Larry Roberts [00:27:02]:

Amazing. Yeah.

Joe Saul-Sehy [00:27:03]:

Yeah. So listen to some of these people that are recognized great and then think, okay. How are they crafting this? How are they actually leading these people to watch Graham Norton clips if anybody if anybody has TikTok or Instagram, watch clips of the Graham Norton show. Yeah. They are known for these people telling these great stories. that doesn't happen organically. The the audio the audience should think it happens organically, but it doesn't. What is Graham Norton team doing to set that up and make sure it happens on every episode because the number of great clips Graham Norton gets from all these amazing guests is incredible.

Larry Roberts [00:27:39]:

I wanna build on that too, because you just said organically, you know, those conversations don't happen organically, and the skill sets to generate those types of conversations don't happen organically either. So you've alluded to it multiple times throughout this episode how you've invested in learning comedy. I'm sure you've invested in learning how to speak from the stage. you mentioned before that you were trained as a professional PR person for for American Express. That's a high profile position. So you have a ton of training behind you. that's put you in the position to recognize and you said this too before your show even blew up, you'd already recognize twice that something wasn't right. that you you guys had gotten it wrong. And you wouldn't have been able to recognize that if you didn't have the skill sets in place to be able to analyze what you're doing and realize we took a wrong turn somewhere. Let's get this train back on the track. So I think that's amazing, and I think we can't reinforce that enough for people that are listening right now that you have to invest in those Lohse sets. You have to take the time to build on your individual skill sets so that it

Joe Saul-Sehy [00:28:41]:

can be reflected in the content that you create. You you know what the best thing to invest in, though, of all and I love all that, Larry, is the thing that

Larry Roberts [00:28:49]:

Larry STFU. This is really where it's at.

Joe Saul-Sehy [00:28:51]:

No. No. Because I think there's one more thing. I think there is a cherry on top that you can't not have. Which which is which is this? Yeah. Larry, move aside.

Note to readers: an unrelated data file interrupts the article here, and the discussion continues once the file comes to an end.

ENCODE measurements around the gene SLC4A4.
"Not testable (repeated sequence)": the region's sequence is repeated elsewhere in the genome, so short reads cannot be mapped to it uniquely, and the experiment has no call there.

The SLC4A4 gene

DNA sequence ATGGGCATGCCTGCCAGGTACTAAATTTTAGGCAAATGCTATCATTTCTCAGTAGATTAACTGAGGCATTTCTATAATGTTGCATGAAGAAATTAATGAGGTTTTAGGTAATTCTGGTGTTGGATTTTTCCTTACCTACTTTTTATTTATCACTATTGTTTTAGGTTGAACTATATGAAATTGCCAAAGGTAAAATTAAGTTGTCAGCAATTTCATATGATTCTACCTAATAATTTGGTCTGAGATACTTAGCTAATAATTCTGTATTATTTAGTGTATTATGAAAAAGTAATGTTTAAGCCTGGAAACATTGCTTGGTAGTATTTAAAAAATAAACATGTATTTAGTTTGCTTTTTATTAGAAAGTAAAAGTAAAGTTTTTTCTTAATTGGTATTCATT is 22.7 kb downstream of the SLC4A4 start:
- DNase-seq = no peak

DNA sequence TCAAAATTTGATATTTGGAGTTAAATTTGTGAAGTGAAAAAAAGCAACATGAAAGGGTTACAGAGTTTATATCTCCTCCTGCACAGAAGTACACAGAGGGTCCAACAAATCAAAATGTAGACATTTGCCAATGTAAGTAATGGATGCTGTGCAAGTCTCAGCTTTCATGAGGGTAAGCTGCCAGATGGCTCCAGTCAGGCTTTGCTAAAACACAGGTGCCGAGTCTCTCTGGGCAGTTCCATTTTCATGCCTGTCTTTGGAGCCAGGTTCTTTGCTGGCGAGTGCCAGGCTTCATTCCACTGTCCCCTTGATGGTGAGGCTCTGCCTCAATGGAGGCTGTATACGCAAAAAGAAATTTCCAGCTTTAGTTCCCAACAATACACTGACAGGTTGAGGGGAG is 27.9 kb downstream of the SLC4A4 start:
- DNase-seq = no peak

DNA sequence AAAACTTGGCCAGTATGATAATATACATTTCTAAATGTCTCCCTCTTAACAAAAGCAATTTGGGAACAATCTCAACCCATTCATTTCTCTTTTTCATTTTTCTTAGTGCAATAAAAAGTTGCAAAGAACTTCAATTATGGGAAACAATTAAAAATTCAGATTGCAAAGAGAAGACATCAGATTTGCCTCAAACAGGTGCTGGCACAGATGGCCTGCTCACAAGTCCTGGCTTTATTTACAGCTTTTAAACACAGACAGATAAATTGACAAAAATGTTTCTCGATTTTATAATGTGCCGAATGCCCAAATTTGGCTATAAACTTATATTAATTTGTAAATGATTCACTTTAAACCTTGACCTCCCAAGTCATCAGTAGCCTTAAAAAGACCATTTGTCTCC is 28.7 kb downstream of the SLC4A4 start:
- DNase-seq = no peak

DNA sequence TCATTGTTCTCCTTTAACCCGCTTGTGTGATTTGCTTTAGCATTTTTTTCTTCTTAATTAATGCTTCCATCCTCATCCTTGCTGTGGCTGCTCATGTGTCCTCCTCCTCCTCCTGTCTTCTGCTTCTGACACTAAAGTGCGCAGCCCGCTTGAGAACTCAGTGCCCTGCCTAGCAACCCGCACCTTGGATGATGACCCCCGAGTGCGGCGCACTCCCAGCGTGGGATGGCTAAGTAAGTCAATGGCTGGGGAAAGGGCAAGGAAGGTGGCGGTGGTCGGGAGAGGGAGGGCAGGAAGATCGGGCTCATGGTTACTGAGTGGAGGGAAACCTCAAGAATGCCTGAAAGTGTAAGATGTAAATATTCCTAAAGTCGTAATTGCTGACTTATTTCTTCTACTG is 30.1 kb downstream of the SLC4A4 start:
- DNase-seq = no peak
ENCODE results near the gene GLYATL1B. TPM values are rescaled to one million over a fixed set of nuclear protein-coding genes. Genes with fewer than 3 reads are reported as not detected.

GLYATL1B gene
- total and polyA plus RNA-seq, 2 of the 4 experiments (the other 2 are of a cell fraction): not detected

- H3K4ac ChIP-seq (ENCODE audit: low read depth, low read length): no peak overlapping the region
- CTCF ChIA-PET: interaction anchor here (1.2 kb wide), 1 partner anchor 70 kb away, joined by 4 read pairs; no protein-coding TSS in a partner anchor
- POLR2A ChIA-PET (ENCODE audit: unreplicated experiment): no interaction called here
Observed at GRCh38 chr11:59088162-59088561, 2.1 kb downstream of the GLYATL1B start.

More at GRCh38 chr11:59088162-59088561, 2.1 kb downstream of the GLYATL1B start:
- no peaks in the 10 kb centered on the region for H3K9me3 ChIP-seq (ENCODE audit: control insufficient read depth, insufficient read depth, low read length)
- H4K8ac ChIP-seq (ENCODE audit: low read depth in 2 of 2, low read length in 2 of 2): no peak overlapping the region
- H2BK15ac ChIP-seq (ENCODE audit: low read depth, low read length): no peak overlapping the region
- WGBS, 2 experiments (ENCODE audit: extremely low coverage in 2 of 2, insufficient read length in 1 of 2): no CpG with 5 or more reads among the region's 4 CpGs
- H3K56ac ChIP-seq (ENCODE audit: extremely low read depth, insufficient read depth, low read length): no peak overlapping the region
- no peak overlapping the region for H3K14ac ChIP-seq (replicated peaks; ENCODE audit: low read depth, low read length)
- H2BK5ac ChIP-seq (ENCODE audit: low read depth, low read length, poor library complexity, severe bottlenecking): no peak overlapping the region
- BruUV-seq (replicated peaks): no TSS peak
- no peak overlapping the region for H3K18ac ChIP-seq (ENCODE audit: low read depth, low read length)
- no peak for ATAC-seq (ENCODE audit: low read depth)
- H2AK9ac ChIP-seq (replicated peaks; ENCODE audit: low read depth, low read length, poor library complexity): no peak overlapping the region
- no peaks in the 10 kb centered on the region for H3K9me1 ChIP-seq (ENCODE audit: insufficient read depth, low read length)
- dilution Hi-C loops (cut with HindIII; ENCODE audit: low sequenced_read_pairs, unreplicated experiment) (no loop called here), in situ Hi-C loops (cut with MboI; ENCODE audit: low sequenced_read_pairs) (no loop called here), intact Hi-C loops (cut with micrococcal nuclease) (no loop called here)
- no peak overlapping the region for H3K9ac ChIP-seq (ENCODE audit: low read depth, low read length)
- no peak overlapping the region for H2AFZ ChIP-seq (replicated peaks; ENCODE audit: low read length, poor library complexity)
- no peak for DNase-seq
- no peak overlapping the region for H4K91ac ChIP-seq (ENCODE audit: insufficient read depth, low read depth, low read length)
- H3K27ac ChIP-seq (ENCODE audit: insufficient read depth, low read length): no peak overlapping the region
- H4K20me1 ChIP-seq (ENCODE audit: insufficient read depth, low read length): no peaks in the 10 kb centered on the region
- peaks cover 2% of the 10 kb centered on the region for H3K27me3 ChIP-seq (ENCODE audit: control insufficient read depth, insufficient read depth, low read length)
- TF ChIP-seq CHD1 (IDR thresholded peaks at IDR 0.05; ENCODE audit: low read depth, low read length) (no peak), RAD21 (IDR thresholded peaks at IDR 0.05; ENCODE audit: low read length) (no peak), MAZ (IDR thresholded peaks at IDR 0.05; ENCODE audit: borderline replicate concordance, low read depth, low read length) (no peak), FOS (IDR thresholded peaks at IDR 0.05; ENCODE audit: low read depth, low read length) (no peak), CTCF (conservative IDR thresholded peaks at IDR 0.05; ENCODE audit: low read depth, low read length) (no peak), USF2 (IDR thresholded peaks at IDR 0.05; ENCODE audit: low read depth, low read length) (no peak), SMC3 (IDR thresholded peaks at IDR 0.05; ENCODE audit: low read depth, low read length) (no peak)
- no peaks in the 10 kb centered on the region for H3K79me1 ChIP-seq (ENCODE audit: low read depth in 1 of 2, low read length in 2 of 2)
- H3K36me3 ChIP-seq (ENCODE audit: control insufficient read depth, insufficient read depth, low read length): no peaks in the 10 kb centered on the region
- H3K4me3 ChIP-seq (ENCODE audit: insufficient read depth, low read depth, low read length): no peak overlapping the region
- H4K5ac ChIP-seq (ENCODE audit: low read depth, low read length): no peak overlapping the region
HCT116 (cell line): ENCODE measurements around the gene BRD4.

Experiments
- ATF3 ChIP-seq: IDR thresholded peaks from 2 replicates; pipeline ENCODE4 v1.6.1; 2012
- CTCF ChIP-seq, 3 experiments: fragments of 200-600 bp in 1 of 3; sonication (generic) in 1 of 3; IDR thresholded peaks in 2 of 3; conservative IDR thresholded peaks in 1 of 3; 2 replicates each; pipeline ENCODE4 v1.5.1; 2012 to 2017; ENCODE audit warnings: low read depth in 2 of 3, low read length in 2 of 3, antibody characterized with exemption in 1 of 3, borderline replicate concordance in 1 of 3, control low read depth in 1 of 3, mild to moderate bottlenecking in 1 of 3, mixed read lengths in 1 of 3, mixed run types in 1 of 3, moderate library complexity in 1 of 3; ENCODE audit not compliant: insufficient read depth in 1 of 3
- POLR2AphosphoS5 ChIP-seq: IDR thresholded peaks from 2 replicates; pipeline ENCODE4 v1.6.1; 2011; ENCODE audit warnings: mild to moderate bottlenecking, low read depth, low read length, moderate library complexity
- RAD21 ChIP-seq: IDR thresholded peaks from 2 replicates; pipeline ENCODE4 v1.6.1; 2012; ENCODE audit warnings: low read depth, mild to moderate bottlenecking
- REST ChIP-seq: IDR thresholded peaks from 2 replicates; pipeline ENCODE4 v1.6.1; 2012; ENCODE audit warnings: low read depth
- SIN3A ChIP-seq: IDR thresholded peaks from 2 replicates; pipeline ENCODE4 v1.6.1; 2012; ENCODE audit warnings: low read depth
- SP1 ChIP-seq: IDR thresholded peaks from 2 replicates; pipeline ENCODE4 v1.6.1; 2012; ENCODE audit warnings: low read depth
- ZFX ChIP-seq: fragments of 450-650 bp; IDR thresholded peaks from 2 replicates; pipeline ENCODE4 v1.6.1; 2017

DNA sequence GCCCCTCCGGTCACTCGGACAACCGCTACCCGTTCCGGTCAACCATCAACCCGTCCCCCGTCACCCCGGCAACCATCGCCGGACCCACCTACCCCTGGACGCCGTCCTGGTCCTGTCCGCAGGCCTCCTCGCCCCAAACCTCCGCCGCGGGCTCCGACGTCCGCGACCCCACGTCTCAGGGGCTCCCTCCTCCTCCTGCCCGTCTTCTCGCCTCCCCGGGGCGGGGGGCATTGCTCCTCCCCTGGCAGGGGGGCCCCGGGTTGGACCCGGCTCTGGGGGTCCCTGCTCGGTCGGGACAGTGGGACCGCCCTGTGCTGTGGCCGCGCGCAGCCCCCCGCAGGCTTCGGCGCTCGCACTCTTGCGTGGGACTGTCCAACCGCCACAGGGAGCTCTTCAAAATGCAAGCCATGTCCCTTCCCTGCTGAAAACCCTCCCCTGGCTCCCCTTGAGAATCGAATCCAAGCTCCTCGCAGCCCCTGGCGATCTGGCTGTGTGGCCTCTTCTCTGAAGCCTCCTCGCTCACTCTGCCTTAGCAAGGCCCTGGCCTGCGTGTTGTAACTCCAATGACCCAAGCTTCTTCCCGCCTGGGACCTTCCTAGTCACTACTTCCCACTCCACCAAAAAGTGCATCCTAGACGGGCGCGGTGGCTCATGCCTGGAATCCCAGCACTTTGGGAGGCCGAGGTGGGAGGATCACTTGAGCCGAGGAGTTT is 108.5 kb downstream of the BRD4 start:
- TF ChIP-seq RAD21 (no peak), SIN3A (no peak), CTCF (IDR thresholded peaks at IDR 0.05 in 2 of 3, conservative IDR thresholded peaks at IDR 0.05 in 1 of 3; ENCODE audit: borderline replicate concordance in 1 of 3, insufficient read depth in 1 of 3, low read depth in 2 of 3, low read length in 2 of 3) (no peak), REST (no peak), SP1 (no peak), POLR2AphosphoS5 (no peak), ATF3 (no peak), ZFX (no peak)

Larry Roberts [00:29:02]:

God, dang it. I'm gone.

Joe Saul-Sehy [00:29:03]:

Larry, if you could just move aside, let the pros talk now. No. We we, the big thing that that we haven't talked about yet is you need some alpha listeners. I think that we all need, like, a Gordon Ramsey Simon Cowell kind of person where where you know, like, at the end of the Gordon Ramsey episode where they're hugging it out, you know, after they had the yelling match. Because you realize in the beginning of the episode as a viewer, Gordon Ramsay wants this restaurant to succeed. he wants these chefs to succeed, but we're gonna have to get through, you know, we're gonna have to get through some toughness. We're gonna have to make some tough changes. I needed an alpha listener to help me do that. And I had a couple of great people who I knew were on my team. I knew they loved me. and they would just cut to the chase every episode. I remember we had an industry expert, a guy named Pat Flynn on

Larry Roberts [00:29:53]:


Joe Saul-Sehy [00:29:53]:

so you guys know who Pat Flynn is. Pat Flynn for me was a fantastic guest. Our show though is about personal finance. My buddy calls me up and goes, why'd you have that guy on? I go, what are you talking about? He goes, talking about, like, internet marketing. Why are you talking about internet marketing on a personal finance show? And I'm like, you know, that's a great point. Just because Pat Flynn was important to me, didn't didn't mean that it was important to my my my family, which is my stacker community. Like, so I had to do one of 2 things. Either a, not have Flynn on or, b, have Pat Flynn on, but find a way to make it about personal finance. And Pat Flynn is, you know, people in our industry know that he left architecture to go into this other I could have talked to him about that. I didn't talk to him about that, though. I talked to him about SEO and, you know, using these tools. And he's like, what do you talk about tool? Joe, you're a tool. You need you need to do do a better job of that. So you know, for that reason, we didn't have another industry expert in our industry in a woman named Amy Porterfield. We didn't have her on forever until last year. And I was so happy to finally get to talk to Amy because I love Amy's message, but I was finally able to find a message where it fit. And I think our community got a lot more out of it having on now. But if it weren't for those alpha listeners, I think I think, Larry, everything you said is right on, but you need somebody who's on your team, who's gonna give you a no b s That sucked. That sucked, and you need to change it.